Well, it’s better late than never to watch a professional Spinach sower at work…
See Neville plant the Courgettes in glorious technicolour
Neville plants some Spinach to give the Wonderpost team some much needed Iron.
The Spinach is being helped on it’s way with lot’s of Wonderpost 100% Natural Soil Improver
We’ve recently done a bit of refurb on the Wonderpost allotment, it was looking very rundown and unloved, adding new surrounds and fencing to keep those pesky chickens away.
The Sun started shining earlier in the week, and Neville, freshly woken from hibernation, decided to plant some Parsnips. Luckily the sun was shining, or we’d have to have changed the title of this post and double lucky that Neville was in full verbose mode as you can see in the video below.
Here’s Neville giving his all in a post-hibernation video about planting Parsnips.
Yes, it’s that time again, Neville, looking more and more like a bespectacled George Clooney every day, shows you why Wonderpost is the go-to soil improver for all your planting needs. Wonderpost is available in 50L bags or 1000L bulk bags with FREE delivery to most IP postcodes*. Click the link to buy – https://wonderpost.co.uk/wonderpost-farm-fresh-compost/
Yet again, Wonderpost Compost fuels incredible veg growth. Neville reveals the growing results with his usual panache, only this time we think he’s gone commando – “It’s not the Jungle Neville, it’s Suffolk…”
As a frequent salad eater, I sometimes feel the need to zest up my plate of lettuce with pickles, which is just as well really as I have an abundance of home-produced pickled products – try saying that with a mouth full of beetroot!
Pickling is a great way of preserving excess crops in the garden. Isn’t it just the way – you grow something and the crop produces more than you can possibly eat, so you end up giving half of it away, selling it at the roadside, trying out new and freakish recipes or of course pickling it in those jars you saved just for this purpose. I had just this experience with the beetroot we had grown on the Wonderpost allotment – when Rog and I harvested them last week there was more than our two families could possibly eat in a week so of course, out came the vinegar and jars. To pickle beetroot, I simply boil them for about twenty minutes, take off the skin and then dice into a jar. When cool I top up the jar with vinegar and add a few pickling spices and then store in a cool, dark cupboard where the jars get forgotten about!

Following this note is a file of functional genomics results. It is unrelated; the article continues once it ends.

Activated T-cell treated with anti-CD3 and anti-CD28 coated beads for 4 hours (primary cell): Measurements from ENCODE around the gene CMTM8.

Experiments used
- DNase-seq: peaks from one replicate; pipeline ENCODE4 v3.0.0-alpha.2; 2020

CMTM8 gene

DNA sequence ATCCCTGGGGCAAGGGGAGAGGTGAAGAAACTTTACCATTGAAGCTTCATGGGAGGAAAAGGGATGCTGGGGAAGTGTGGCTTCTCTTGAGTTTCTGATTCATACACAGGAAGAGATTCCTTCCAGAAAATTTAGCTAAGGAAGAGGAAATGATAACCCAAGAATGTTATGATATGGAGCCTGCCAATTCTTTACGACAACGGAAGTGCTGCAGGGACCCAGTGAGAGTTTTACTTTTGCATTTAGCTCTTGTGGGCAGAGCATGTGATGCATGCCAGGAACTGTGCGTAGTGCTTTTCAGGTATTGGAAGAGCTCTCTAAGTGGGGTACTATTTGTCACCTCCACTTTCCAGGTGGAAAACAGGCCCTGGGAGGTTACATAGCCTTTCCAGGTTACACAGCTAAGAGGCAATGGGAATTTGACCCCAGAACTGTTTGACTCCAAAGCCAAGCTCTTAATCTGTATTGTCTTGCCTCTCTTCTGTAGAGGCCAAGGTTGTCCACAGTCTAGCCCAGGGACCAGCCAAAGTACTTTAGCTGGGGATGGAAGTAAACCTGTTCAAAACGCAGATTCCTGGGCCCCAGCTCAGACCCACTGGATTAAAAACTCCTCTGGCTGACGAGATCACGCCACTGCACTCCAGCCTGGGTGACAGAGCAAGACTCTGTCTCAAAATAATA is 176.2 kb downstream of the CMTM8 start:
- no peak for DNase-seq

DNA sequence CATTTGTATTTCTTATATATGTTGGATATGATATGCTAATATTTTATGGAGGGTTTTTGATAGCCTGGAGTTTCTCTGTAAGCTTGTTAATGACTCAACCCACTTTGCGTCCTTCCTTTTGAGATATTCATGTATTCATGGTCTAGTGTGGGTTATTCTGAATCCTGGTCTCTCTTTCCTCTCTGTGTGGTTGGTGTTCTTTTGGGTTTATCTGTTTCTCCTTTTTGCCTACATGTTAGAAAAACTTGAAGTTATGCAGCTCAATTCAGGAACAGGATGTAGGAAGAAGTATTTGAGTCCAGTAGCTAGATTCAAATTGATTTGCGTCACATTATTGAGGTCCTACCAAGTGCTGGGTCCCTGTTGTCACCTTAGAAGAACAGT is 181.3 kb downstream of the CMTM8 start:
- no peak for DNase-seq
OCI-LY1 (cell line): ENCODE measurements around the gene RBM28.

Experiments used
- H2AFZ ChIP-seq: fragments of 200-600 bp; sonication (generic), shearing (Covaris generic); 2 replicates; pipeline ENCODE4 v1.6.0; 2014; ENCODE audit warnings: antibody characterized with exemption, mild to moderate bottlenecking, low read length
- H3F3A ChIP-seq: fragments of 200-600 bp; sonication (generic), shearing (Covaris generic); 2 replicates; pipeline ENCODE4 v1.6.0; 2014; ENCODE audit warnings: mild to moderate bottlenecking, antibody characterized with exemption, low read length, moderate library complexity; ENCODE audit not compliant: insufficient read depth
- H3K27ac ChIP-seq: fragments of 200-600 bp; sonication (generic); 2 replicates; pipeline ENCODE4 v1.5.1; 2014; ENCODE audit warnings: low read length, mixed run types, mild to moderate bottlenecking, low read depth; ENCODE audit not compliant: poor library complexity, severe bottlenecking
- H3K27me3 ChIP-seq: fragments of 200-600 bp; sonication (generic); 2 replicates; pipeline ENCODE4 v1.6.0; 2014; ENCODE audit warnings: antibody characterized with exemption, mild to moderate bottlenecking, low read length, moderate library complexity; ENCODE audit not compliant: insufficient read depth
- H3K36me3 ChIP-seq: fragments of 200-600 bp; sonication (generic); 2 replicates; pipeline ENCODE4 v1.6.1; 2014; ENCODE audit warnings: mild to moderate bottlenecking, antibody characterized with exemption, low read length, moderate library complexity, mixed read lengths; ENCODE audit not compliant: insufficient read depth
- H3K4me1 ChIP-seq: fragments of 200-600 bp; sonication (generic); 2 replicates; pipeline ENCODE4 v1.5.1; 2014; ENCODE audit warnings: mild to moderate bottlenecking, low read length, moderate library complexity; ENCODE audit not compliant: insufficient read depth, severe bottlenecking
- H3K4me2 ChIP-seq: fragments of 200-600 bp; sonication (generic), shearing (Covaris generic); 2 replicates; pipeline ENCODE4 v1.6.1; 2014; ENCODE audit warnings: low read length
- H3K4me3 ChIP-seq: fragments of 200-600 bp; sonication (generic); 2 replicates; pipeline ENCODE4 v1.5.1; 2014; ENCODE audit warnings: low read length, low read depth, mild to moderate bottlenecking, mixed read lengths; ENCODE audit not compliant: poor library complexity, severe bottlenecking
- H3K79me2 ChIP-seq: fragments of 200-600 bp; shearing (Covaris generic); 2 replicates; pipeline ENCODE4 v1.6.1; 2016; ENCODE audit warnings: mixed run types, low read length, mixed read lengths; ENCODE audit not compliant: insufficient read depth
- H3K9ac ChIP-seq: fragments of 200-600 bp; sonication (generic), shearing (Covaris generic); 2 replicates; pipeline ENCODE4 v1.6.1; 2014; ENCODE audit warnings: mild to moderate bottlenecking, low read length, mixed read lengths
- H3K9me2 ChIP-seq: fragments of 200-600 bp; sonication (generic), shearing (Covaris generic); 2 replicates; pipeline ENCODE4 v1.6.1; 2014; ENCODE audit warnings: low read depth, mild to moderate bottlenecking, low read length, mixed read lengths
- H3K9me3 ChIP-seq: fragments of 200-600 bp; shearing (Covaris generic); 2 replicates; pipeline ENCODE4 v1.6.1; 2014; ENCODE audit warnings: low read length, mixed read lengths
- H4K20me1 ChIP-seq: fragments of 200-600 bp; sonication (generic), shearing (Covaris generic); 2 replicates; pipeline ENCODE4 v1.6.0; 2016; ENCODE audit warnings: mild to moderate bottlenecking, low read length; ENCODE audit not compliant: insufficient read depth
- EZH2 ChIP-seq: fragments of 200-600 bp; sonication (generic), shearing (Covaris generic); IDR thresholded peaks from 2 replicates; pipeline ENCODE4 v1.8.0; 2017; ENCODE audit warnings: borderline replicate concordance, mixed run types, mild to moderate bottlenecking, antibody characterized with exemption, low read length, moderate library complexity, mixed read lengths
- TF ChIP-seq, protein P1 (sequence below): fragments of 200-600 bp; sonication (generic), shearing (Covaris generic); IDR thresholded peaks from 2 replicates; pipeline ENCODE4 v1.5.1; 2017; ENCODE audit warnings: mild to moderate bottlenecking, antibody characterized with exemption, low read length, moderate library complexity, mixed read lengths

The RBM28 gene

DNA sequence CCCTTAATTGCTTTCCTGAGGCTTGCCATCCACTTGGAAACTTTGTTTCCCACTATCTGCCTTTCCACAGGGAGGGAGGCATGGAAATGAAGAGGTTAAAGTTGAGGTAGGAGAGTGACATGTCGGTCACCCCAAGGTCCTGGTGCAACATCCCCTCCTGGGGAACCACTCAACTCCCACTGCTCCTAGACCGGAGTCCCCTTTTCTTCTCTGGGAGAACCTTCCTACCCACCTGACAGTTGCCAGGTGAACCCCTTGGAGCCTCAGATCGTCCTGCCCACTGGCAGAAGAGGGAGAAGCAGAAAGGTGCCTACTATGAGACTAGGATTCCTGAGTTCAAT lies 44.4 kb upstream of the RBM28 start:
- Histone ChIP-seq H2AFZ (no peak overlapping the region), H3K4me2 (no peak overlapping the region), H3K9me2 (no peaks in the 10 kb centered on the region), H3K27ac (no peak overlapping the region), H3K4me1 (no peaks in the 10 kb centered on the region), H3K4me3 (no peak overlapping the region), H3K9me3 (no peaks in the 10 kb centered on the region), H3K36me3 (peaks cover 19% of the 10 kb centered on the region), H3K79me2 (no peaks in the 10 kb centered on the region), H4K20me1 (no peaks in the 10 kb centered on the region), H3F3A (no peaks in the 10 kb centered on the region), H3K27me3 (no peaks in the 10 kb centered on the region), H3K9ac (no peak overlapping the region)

I first grew a crop of beetroot at college in 1979 and thankfully my skills as a gardener must have developed as this recent crop on the Wonderpost allotment was fantastic – especially those beets harvested from the part of the allotment that had a liberal dose of our fantastic soil improver added to it – Wonderpost definitely increased the size of the beets as you can see from the photo. Of course, we could have grown even larger beets if I had remembered to thin out the seedlings when the seeds had just germinated as this would have enabled the beets to grow even larger. But never mind, as I have enough jars of the stuff to see me through the winter!
On a blisteringly hot Suffolk Sunday afternoon, Rog and I undertook the big onion reveal on the Wonderpost allotment. If you’ve been following our allotment posts you will recall that I planted a row of onion sets last autumn, half in the part of the allotment treated with Wonderpost soil improver, the other half planted in just the normal untreated soil. The variety I choose was called Troy and quite frankly it’s a very easy variety to grow. Apart from watering, weeding and applying the occasional dose of FastGrow chicken manure to the crop we haven’t really had to do much else to the plants… apart from of course harvest them!
Well, the harvest has just taken place (you will know when onions are ready to be harvested as the foliage will start to turn yellow) and thanks to Roger’s kids and one of their friends we dug up all the onions, washed the soil off them and then had the weigh in.
We were as clinical as possible as we made sure that there was the exact number of onions growing in each half of the allotment … after all we wanted to make sure our trial was as accurate as possible. With much excitement and bated breath we weighed the onions from each half of the allotment and (drum roll please) and we are delighted to report that the onions growing in Wonderpost weighed in heavier than those growing in the normal soil, coming in at 4.3Kg, whilst the Wonderpost onions weighed in at 5.22Kg.
There you have it folks … proof that Wonderpost soil improver increases yields.
I’m now of to make an onion tart ….